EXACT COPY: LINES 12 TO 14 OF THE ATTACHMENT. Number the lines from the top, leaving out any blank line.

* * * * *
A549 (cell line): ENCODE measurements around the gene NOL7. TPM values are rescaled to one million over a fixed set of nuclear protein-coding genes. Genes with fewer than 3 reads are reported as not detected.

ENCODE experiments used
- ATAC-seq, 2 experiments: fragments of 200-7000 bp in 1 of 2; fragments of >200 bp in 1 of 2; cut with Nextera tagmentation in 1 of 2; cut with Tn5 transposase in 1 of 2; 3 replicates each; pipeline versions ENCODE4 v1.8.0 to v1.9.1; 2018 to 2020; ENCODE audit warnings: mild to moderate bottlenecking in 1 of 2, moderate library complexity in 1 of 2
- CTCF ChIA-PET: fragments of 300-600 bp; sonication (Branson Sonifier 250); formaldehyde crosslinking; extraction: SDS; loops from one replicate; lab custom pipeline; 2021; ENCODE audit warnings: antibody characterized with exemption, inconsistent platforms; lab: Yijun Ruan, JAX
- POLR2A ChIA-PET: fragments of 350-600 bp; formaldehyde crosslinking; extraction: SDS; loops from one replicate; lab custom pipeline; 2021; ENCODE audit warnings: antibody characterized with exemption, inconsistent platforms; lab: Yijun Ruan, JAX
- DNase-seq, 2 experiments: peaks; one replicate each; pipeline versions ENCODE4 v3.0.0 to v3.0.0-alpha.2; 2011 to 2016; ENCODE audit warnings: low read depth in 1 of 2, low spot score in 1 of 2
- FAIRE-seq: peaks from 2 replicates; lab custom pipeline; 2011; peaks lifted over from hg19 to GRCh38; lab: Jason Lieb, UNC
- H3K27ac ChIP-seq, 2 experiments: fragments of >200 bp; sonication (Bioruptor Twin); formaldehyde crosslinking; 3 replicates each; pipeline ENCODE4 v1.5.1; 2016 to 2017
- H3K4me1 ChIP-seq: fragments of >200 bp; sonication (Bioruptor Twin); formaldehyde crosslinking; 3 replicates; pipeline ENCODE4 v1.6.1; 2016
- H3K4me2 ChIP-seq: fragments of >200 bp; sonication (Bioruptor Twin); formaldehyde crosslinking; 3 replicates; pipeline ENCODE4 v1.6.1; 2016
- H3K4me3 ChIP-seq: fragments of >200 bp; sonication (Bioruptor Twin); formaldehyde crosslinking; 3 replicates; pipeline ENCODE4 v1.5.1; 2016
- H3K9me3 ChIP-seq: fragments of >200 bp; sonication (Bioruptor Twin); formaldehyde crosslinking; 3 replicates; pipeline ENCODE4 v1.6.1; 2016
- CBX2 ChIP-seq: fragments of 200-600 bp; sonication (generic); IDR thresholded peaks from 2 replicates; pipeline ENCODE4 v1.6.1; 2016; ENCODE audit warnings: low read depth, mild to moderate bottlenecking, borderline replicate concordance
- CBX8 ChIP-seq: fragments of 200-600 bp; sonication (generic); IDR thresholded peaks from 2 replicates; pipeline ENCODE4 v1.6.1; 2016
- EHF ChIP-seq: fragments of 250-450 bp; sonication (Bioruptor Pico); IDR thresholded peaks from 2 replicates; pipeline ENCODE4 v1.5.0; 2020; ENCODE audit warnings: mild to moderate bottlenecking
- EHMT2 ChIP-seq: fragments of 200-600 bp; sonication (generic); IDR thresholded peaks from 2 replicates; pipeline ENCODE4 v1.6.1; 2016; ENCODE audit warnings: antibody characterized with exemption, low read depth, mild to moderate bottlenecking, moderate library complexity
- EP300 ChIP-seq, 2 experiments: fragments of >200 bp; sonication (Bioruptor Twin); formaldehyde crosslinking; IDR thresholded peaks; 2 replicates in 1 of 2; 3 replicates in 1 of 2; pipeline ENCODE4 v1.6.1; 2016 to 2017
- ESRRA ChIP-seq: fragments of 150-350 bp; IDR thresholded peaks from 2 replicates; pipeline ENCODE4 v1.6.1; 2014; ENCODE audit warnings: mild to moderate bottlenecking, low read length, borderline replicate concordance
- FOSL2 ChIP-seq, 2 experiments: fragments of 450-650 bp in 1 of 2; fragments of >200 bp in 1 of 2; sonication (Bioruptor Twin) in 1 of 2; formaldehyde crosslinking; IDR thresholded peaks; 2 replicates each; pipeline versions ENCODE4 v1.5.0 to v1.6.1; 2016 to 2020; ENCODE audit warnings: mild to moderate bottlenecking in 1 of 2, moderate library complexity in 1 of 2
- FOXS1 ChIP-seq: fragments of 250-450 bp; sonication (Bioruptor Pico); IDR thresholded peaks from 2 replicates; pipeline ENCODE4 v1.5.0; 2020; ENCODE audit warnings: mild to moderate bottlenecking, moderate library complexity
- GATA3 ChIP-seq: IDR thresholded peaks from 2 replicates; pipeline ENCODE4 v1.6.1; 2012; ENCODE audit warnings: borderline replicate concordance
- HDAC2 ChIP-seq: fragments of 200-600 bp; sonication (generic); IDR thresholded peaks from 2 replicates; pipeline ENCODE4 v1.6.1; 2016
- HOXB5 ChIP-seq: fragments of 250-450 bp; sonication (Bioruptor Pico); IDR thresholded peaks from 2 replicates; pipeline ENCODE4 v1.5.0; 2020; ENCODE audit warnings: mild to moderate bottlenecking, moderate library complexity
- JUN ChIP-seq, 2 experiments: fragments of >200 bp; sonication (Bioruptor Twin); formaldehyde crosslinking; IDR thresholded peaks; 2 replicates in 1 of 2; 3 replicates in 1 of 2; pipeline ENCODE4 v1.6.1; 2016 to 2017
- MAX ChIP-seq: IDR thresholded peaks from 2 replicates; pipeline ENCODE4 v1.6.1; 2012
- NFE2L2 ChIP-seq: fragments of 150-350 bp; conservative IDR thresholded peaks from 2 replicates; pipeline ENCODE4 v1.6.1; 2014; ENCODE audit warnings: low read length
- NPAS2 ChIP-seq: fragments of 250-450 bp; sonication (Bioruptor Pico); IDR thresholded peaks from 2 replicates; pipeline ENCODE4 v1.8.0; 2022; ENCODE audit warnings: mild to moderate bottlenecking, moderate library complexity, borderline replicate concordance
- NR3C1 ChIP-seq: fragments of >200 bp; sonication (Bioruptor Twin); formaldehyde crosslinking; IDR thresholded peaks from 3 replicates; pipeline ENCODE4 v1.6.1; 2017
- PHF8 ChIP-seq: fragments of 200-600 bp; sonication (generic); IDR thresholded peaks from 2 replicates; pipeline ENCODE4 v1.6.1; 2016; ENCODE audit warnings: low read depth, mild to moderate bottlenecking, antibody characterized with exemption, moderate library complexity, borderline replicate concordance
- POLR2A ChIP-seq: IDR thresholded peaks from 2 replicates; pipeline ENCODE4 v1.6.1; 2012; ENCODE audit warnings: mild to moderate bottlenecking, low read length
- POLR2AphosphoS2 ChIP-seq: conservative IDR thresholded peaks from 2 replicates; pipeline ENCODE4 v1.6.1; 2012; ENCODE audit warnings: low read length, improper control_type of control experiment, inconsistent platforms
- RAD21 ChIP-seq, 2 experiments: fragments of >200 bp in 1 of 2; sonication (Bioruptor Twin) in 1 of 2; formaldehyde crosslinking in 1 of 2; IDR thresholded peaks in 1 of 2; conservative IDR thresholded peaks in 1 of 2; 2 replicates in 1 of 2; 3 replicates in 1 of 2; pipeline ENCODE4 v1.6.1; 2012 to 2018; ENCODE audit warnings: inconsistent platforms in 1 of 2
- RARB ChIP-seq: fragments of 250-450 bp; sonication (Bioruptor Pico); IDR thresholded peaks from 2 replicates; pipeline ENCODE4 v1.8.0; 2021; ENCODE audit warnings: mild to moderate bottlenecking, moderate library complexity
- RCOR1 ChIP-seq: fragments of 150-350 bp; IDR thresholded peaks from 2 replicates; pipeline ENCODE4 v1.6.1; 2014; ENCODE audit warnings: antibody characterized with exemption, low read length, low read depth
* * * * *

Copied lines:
- H3K9me3 ChIP-seq: fragments of >200 bp; sonication (Bioruptor Twin); formaldehyde crosslinking; 3 replicates; pipeline ENCODE4 v1.6.1; 2016
- CBX2 ChIP-seq: fragments of 200-600 bp; sonication (generic); IDR thresholded peaks from 2 replicates; pipeline ENCODE4 v1.6.1; 2016; ENCODE audit warnings: low read depth, mild to moderate bottlenecking, borderline replicate concordance
- CBX8 ChIP-seq: fragments of 200-600 bp; sonication (generic); IDR thresholded peaks from 2 replicates; pipeline ENCODE4 v1.6.1; 2016